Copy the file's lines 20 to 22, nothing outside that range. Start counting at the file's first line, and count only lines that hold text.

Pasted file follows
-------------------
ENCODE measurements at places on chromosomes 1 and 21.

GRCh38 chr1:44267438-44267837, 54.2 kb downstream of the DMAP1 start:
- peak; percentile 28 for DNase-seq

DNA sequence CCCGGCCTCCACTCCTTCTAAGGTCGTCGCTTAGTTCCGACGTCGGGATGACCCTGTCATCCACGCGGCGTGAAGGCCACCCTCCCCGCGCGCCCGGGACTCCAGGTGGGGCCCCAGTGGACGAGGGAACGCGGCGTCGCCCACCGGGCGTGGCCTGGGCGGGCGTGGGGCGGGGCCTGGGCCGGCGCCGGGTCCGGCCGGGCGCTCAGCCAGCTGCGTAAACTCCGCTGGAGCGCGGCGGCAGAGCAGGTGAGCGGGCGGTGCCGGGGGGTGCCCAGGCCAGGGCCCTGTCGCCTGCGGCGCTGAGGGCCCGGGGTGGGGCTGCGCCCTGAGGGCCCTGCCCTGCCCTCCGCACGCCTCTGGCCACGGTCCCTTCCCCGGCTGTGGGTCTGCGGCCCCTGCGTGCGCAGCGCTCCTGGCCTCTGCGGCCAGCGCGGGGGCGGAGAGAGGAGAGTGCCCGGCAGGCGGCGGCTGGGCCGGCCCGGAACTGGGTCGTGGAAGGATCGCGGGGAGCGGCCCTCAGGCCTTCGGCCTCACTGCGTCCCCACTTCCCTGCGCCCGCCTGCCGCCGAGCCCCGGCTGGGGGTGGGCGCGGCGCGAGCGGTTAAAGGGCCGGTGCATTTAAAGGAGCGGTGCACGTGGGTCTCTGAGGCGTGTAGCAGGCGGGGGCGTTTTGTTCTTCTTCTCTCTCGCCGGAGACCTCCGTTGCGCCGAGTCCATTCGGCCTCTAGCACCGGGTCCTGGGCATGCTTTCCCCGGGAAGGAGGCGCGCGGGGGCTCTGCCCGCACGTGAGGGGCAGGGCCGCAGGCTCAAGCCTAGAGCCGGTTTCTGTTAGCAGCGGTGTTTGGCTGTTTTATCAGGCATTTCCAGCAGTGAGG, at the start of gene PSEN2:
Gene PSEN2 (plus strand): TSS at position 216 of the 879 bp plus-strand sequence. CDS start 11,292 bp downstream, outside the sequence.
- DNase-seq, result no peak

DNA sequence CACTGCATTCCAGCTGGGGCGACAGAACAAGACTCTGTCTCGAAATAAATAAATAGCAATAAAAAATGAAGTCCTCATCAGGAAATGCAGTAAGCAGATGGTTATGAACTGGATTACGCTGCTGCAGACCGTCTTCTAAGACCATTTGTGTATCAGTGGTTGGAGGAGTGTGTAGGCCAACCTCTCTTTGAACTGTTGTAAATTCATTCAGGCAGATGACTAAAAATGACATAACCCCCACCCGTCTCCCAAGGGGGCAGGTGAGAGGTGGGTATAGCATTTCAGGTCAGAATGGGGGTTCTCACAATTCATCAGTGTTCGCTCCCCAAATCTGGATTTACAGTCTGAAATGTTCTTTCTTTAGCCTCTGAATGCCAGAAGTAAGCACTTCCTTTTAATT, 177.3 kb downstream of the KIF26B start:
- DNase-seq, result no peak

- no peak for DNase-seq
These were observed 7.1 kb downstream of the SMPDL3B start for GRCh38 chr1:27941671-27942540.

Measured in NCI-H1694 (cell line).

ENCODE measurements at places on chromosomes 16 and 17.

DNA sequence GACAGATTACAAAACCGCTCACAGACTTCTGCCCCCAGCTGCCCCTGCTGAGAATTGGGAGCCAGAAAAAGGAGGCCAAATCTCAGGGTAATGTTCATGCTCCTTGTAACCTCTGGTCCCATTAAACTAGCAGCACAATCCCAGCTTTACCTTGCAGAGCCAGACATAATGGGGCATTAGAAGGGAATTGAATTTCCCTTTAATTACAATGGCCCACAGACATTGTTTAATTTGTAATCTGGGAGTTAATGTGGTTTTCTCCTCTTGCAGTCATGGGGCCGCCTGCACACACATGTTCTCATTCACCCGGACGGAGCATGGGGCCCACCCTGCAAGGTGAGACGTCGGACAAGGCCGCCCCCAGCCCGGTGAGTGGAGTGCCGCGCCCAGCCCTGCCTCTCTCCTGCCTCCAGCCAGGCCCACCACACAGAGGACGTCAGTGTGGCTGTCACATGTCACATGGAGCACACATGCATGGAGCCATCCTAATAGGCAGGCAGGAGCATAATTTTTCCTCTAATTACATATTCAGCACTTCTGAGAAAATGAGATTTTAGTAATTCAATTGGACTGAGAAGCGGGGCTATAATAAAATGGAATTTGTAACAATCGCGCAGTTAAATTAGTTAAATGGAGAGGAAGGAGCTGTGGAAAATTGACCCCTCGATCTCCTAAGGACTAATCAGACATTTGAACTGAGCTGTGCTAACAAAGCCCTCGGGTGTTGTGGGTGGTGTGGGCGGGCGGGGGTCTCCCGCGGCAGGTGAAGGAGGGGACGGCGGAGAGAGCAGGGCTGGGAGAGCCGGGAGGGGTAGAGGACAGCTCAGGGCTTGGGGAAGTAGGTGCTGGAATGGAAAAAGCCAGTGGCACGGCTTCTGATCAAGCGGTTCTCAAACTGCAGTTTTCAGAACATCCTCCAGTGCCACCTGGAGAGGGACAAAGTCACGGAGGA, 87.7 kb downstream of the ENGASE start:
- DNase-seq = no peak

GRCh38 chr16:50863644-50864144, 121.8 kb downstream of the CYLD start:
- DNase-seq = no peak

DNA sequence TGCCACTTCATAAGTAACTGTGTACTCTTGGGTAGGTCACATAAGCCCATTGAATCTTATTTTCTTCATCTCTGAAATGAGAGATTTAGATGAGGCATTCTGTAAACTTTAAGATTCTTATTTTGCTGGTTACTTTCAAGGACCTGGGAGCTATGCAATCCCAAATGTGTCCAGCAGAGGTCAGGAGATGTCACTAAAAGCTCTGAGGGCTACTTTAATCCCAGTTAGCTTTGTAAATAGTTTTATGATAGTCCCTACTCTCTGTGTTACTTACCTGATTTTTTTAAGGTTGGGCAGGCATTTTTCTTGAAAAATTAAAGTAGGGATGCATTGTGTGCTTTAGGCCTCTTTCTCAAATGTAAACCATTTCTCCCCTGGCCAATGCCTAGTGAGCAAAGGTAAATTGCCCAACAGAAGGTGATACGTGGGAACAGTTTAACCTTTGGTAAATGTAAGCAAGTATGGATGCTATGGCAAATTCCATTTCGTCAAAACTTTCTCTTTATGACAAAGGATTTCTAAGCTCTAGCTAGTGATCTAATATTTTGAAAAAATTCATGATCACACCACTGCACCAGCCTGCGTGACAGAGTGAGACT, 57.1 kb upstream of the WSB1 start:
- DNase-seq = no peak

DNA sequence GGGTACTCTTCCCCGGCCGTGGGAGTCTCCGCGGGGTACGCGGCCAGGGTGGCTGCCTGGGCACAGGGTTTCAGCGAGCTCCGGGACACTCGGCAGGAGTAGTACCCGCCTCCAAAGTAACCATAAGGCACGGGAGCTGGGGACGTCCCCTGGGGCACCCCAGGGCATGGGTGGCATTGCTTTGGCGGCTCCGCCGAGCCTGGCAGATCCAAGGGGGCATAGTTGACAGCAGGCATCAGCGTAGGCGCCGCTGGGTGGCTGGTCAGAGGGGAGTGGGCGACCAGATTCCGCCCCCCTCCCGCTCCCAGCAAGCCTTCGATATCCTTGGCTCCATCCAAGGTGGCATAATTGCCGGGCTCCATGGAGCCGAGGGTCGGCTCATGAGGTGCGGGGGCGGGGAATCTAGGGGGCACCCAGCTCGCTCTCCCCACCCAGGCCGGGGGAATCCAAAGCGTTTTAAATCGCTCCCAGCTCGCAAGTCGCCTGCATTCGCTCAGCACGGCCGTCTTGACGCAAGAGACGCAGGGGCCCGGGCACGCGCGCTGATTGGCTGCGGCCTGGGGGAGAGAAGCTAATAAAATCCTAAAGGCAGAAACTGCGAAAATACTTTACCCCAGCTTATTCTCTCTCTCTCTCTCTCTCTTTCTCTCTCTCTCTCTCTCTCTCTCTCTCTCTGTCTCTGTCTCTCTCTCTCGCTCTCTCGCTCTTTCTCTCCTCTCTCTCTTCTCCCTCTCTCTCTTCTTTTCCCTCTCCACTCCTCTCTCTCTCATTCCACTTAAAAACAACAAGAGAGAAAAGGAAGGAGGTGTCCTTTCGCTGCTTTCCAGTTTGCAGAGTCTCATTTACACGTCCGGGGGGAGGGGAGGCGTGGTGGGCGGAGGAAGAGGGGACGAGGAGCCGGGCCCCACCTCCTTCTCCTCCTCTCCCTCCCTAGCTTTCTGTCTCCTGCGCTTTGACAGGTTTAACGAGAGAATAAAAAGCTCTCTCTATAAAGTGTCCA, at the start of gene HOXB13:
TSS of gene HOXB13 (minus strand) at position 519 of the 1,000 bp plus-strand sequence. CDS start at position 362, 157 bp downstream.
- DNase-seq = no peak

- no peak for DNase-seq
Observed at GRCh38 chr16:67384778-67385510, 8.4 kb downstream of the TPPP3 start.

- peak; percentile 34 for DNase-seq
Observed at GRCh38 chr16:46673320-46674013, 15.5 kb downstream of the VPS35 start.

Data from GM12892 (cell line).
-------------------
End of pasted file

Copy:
TSS of gene HOXB13 (minus strand) at position 519 of the 1,000 bp plus-strand sequence. CDS start at position 362, 157 bp downstream.
- DNase-seq = no peak

- no peak for DNase-seq